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Highlights

In a white sweater, Greg Jardin enthusiastically introduces his cast.

Genre Mashup “It’s What’s Inside” Thrills the Late-Night Crowd

PARK CITY, UTAH – JANUARY 19: (L–R) Madison Davenport, Nina Bloomgarden, Brittany O’Grady, Devon Terrell, David Thompson, Reina Hardesty, and Greg Jardin attend the 2024 Sundance Film Festival “It’s What’s Inside” premiere at The Ray Theatre. (Photo by Robin Marshall/Shutterstock for Sundance Film Festival)

By Annie Lyons

“All of my work before this has been short-form stuff that has gone out on the internet. I’m very used to people telling me that they’ve watched it on their phones, so I’m stoked that you guys can see [the film] on this big screen,” shares Greg Jardin as he introduces It’s What’s Inside, his stylish, science fiction–infused debut feature.

Reflecting on the long process leading up to the film’s January 19 premiere at the 2024 Sundance Film Festival, he says, “I started writing the script in 2016 and kept having hurdles in getting it made, faced a lot of rejection. But every new year, I [was] like, ‘OK, it’s a new year. This is the year, this is the year, this is the year.’ Finally, 2022 was the year, and we shot it up in Portland. Honestly, just shooting it was a complete miracle, so being here at Sundance is fucking insane.” Raucous applause from the revved-up late-night crowd greets his words.

During the post-premiere discussion, Jardin recalls his early concept for the film. “Let’s do a movie in a creepy house. Eight friends get together. One dude brings a suitcase. What’s in the suitcase? I just ideated on that for a while,” he says.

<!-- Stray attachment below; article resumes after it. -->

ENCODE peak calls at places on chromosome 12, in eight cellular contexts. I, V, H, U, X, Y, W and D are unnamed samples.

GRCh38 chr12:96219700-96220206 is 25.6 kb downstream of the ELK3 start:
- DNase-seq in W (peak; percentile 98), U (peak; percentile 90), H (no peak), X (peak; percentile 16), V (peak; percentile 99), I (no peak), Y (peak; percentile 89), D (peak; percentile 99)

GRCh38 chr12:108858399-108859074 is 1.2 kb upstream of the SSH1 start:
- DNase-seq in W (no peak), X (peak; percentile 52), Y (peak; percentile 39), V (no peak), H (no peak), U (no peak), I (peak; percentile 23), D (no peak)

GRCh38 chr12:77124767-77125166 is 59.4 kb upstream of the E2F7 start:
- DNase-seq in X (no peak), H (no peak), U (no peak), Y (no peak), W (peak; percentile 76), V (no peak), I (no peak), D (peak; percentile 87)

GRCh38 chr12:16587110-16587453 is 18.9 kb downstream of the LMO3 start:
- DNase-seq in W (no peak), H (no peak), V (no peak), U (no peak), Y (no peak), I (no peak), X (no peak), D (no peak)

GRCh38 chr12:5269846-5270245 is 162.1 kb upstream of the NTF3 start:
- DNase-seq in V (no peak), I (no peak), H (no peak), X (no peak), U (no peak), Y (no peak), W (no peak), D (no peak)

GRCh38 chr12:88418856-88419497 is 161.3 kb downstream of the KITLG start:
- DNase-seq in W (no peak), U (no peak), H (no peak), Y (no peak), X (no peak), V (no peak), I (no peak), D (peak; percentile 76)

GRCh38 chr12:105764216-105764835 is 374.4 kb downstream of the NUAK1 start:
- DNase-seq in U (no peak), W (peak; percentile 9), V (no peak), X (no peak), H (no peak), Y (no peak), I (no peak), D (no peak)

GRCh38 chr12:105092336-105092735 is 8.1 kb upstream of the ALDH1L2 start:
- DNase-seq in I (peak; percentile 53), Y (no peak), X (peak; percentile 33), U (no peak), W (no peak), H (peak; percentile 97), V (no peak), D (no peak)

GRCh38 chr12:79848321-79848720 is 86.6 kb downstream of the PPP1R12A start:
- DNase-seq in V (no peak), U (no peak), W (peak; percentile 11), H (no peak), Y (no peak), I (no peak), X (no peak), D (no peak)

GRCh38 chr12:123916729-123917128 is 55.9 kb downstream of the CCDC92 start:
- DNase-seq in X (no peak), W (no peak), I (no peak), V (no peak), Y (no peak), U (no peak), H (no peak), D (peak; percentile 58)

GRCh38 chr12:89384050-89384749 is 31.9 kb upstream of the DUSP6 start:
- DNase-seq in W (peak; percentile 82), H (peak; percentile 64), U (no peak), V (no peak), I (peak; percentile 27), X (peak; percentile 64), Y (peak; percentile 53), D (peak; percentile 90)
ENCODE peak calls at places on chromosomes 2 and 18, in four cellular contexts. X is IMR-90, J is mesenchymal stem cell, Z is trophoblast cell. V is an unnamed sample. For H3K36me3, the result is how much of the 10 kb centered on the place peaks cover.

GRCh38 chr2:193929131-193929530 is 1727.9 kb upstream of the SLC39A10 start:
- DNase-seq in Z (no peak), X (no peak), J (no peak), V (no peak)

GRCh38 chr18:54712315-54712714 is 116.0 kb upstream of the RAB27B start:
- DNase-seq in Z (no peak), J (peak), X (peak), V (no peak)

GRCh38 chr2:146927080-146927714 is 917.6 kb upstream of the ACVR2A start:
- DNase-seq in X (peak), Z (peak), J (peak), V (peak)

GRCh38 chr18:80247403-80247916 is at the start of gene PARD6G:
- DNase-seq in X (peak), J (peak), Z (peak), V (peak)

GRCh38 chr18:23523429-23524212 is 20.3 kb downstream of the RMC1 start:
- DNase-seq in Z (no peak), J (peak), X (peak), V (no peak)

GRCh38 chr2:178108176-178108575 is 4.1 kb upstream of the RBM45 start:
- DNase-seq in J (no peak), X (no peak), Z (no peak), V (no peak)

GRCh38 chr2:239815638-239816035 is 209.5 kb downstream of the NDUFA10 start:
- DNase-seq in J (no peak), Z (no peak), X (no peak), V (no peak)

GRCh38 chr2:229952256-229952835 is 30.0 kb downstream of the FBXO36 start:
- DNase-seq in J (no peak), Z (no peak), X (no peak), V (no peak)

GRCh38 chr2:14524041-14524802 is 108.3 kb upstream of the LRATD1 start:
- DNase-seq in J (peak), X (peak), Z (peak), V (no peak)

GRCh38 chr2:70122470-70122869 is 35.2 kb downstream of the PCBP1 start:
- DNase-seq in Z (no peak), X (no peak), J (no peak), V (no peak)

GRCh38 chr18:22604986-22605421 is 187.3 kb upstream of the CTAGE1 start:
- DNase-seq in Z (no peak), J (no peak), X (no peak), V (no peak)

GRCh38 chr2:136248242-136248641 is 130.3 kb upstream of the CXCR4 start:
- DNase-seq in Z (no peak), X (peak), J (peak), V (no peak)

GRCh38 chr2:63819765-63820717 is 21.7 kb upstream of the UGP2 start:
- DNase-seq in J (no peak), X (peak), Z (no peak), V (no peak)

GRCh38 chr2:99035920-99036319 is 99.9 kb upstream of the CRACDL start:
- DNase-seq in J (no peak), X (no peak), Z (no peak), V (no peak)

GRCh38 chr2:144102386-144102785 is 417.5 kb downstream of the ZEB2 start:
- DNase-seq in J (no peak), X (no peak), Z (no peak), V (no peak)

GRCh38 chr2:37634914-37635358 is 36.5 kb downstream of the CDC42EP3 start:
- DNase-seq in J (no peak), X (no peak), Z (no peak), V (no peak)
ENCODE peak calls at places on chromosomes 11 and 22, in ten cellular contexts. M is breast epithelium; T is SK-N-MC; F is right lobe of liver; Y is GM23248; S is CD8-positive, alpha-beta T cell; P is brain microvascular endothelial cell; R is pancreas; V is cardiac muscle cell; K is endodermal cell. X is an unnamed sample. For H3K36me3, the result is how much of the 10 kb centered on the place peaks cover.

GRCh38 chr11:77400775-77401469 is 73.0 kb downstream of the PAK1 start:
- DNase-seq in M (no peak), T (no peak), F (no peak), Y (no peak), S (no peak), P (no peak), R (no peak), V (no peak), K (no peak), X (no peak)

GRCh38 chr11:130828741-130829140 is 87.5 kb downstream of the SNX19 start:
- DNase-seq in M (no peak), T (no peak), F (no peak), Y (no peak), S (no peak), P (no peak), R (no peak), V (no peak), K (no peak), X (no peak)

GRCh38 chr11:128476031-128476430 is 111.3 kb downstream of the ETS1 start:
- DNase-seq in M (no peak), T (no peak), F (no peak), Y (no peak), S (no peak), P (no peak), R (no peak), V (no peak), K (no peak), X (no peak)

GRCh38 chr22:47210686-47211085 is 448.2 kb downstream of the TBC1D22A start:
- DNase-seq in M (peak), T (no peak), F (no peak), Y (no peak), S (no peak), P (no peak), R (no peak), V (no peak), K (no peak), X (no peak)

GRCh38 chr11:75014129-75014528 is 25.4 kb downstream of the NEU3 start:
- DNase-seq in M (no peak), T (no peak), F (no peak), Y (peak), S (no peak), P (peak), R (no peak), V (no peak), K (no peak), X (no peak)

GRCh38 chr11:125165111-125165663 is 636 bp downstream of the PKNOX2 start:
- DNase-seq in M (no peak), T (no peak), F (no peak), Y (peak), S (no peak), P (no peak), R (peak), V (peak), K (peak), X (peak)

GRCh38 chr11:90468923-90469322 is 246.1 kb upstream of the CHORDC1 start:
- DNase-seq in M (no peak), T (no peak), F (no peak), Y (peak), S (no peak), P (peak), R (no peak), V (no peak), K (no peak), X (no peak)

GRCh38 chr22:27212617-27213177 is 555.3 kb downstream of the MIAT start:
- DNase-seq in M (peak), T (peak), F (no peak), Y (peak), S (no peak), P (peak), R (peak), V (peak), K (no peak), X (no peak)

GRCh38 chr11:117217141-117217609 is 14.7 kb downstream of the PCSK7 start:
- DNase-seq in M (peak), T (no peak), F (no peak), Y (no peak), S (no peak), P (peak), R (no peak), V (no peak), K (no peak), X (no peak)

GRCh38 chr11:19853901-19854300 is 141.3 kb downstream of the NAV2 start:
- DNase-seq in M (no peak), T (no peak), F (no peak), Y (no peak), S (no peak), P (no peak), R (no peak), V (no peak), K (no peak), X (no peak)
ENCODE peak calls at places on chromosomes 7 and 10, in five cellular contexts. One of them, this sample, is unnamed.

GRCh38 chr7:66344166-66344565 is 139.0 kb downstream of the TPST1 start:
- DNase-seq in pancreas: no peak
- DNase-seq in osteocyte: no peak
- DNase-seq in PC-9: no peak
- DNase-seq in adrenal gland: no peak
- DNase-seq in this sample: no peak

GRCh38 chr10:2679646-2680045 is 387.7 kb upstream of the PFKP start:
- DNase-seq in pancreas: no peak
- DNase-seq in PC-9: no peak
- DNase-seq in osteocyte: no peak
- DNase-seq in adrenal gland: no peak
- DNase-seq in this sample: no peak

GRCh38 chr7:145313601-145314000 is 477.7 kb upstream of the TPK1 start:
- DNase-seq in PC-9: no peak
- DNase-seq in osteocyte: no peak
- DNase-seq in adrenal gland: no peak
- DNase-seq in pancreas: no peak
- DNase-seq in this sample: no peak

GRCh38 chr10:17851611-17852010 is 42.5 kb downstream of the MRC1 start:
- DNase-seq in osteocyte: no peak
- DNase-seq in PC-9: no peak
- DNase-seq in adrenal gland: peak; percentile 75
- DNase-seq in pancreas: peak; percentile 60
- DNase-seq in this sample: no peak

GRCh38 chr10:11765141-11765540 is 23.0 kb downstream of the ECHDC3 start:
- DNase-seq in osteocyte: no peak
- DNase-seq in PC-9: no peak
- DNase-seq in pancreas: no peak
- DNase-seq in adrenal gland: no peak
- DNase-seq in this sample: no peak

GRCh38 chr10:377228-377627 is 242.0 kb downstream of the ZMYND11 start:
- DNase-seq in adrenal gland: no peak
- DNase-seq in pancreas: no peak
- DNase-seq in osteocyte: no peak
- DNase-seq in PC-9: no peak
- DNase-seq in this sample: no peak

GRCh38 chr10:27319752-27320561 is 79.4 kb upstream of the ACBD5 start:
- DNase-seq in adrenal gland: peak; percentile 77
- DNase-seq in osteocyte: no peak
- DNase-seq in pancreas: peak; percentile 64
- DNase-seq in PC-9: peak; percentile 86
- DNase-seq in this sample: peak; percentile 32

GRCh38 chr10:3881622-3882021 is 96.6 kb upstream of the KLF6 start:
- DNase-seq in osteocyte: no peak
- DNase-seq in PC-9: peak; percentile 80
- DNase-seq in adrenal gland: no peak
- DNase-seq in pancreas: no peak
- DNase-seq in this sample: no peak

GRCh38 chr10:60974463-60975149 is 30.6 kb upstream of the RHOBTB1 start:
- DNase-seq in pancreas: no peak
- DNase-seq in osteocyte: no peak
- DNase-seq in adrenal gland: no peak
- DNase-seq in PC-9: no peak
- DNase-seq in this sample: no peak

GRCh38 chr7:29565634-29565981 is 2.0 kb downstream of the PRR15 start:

What is in the suitcase? He hopes to leave that question a mystery for now, entrusting the crowd at The Ray Theatre in Park City, Utah to keep the answer under wraps when spreading the word about the film. Let’s just say that the writer-director received an enthusiastic onslaught of questions from audience members eager to dissect the twisty reveal. 

Greg Jardin smiles as he kneels in front of Devon Terrell, Nina Bloomgarden, Reina Hardesty, Madison Davenport, David Thompson, Gavin Leatherwood, James Morosini, and Brittany O’Grady. They are posing in front of a white 2024 Sundance Film Festival backdrop.
Greg Jardin kneels in front of his “It’s What’s Inside” cast members, including (L–R) Devon Terrell, Nina Bloomgarden, Reina Hardesty, Madison Davenport, David Thompson, Gavin Leatherwood, James Morosini, and Brittany O’Grady. (Photo by Robin Marshall/Shutterstock for Sundance Film Festival)

The Midnight section film revolves around eight former college friends as they reunite for Reuben’s (Devon Terrell) pre-wedding party. Shelby (Brittany O’Grady) finds it hard to look forward to the occasion. After an attempt to jazz up her stale relationship with longtime boyfriend Cyrus (James Morosini) goes askew, she begins questioning his relationship with their glamorous social media influencer friend Nikki (Alycia Debnam-Carey). Then, estranged and not-entirely-welcome friend Forbes (David Thompson) shows up with the aforementioned suitcase. He suggests playing a new type of party game, launching the genre-blending movie into a whirlwind that leaves the characters questioning their identities as secrets bubble up to the surface.

Unpacking the literal and figurative baggage, Jardin says that It’s What’s Inside grapples with a concept that has preoccupied him throughout his adult life. “[It’s about] the idea of the male gaze, commodification of women, relationships, [and] how we’re fed media, pornography, Instagram, etcetera, and [that] really cultivates this idea of what we want as men, what women ‘should’ be like,” he explains. 

The high-concept premise and comedic dialogue wouldn’t work without the chemistry of the ensemble cast, which also includes Gavin Leatherwood, Nina Bloomgarden, and Reina Hardesty. When asked about a challenge that he faced during the making of the film, Jardin notes that It’s What’s Inside had a long casting process, and he would get hung up on potential actors. “We’d have meetings with someone and then think that person was in and then they’d bail or whatever. I was really upset and felt like it went really wrong. I’m not really a kismet-fate kind of guy, but the fact is that it all led to this cast,” he says, smiling with pride at the ensemble next to him. 

To see more of the magic of the 2024 Festival, click here.

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